How to Succeed in the Luxury Marketplace
Luxury brands face a unique challenge when it comes to building brand awareness and demand for their products online. Many are opting to rethink traditional luxury marketing tactics and embrace digital marketplaces. These e-commerce platforms have become an effective tool for connecting with new and existing consumers. Unlike traditional online retailers, which provide a single shopping experience, luxury marketplace allow for a variety of product categories and price ranges.
This flexibility allows luxury brands to target specific consumer groups. Moreover, it provides an opportunity to increase the number of sales channels and reach new audiences. Currently, the global online luxury market is worth around USD 109 billion. Various factors are contributing to the growth of this sector, such as increasing internet penetration and rising incomes in developing countries.
In a world where you can buy a $12 million Colorado ranch, a rare supercar or even a piece of artwork with the click of a button, it’s no wonder why more and more consumers are looking to purchase luxury goods online. According to Bain & Company’s 2021 Spring Update, “The luxury marketplace has seen robust growth this year as buyers discover new ways to buy luxury—from an entire home, a single piece of jewelry or a rare car to an expensive hotel stay.”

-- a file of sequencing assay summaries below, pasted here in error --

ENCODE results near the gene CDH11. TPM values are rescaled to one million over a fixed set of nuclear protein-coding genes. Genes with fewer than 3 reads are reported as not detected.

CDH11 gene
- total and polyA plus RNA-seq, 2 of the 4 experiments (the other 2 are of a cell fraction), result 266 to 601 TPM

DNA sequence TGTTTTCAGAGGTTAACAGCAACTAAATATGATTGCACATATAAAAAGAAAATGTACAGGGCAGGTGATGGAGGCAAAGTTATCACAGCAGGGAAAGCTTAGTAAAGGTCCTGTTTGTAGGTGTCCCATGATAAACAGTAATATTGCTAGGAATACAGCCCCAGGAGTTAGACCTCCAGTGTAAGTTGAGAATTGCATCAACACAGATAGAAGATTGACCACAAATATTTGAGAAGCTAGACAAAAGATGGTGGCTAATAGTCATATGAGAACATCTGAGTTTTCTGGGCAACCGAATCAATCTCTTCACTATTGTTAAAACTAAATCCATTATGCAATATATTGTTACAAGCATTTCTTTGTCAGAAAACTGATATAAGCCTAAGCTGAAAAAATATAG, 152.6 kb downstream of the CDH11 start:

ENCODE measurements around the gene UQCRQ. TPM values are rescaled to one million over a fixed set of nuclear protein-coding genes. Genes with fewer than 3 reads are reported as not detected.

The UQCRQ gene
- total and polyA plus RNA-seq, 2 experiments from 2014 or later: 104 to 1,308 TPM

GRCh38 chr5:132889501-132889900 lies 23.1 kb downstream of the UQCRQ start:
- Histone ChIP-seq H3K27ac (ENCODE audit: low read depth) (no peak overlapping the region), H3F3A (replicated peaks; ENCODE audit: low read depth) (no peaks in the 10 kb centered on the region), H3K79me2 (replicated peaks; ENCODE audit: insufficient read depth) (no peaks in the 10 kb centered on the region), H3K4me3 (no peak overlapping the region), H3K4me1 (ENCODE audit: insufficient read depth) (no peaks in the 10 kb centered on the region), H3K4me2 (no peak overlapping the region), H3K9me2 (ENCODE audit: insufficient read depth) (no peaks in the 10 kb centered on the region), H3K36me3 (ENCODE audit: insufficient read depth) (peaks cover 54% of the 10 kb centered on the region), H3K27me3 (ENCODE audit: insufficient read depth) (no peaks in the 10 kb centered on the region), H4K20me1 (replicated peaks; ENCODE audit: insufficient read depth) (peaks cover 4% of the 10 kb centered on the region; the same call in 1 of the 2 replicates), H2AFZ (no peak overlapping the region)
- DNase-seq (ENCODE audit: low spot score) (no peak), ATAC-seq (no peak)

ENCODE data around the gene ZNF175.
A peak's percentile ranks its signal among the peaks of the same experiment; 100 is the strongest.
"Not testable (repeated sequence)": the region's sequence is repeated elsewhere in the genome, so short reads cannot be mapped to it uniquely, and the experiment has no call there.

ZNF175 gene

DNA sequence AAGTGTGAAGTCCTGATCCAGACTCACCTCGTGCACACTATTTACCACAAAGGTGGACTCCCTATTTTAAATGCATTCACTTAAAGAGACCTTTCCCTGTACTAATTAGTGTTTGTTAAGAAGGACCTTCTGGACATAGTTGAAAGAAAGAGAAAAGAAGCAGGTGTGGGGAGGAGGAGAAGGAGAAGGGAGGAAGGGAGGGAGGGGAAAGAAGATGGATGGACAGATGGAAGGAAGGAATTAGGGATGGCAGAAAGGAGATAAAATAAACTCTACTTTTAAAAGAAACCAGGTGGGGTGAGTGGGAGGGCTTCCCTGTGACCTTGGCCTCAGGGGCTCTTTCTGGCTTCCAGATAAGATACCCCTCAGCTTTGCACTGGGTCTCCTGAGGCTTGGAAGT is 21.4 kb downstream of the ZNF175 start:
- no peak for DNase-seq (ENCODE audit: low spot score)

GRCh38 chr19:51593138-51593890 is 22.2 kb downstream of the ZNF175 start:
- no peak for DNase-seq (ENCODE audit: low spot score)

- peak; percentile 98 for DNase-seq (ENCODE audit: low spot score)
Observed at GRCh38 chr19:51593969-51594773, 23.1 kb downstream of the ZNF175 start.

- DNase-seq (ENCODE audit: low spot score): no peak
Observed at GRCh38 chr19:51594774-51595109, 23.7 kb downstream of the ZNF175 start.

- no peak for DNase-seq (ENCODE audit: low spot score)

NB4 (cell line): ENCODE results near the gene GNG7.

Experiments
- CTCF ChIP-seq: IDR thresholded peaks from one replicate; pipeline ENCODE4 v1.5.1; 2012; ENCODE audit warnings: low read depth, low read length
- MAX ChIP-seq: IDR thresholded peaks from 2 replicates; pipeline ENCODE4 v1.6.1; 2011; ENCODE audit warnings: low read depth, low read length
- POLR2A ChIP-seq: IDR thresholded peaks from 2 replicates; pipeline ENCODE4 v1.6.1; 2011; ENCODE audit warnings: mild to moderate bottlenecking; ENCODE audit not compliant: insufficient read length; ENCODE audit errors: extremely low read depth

However, some marketplaces are more focused on luxury goods than others. In particular, luxury resale offerings have been enjoying considerable momentum, boosted by the pandemic and increasing consumer demand for pre-owned luxury items. In fact, by 2025, the resale market for watches and jewellery is expected to account for a third of all luxury retail revenue—with sales on specialised luxury platforms growing significantly faster than at traditional brick-and-mortar boutiques.
It’s no surprise, therefore, that some high-profile luxury brands are dipping their toes in the water of luxury resale. For example, Gucci has partnered with TheRealReal to recycle / upcycle garments, while Kering has acquired UK-based watch specialist Watchfinder and taken a stake in Vestiaire Collective. Such arrangements seem to make sense, given that millennials and Gen Z shoppers are becoming increasingly concerned with sustainability and favour a circular economy.
Still, it’s important to remember that resale platforms can only succeed if they provide a genuine, authentic experience. Moreover, these marketplaces need to be designed to cater to the aspirations and needs of luxury consumers. If they don’t, they may fall short of expectations and erode their reputations. To avoid such a fate, it’s important for luxury brands to understand the unique challenges and opportunities presented by the online luxury marketplace, including how to leverage the platform’s potential.